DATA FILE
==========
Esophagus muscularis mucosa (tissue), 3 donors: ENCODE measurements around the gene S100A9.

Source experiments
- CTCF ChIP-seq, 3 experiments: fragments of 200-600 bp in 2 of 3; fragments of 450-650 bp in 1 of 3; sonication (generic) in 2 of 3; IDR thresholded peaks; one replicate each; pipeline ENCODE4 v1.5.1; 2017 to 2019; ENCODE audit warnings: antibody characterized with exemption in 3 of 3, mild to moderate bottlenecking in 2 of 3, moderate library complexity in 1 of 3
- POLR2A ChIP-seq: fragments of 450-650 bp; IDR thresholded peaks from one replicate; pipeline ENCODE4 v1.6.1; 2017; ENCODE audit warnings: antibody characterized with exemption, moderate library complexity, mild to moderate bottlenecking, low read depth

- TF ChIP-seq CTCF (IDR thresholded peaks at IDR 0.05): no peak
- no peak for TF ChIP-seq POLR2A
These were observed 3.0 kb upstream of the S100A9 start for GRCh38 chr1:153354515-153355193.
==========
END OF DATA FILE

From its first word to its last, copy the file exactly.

Esophagus muscularis mucosa (tissue), 3 donors: ENCODE measurements around the gene S100A9.

Source experiments
- CTCF ChIP-seq, 3 experiments: fragments of 200-600 bp in 2 of 3; fragments of 450-650 bp in 1 of 3; sonication (generic) in 2 of 3; IDR thresholded peaks; one replicate each; pipeline ENCODE4 v1.5.1; 2017 to 2019; ENCODE audit warnings: antibody characterized with exemption in 3 of 3, mild to moderate bottlenecking in 2 of 3, moderate library complexity in 1 of 3
- POLR2A ChIP-seq: fragments of 450-650 bp; IDR thresholded peaks from one replicate; pipeline ENCODE4 v1.6.1; 2017; ENCODE audit warnings: antibody characterized with exemption, moderate library complexity, mild to moderate bottlenecking, low read depth

- TF ChIP-seq CTCF (IDR thresholded peaks at IDR 0.05): no peak
- no peak for TF ChIP-seq POLR2A
These were observed 3.0 kb upstream of the S100A9 start for GRCh38 chr1:153354515-153355193.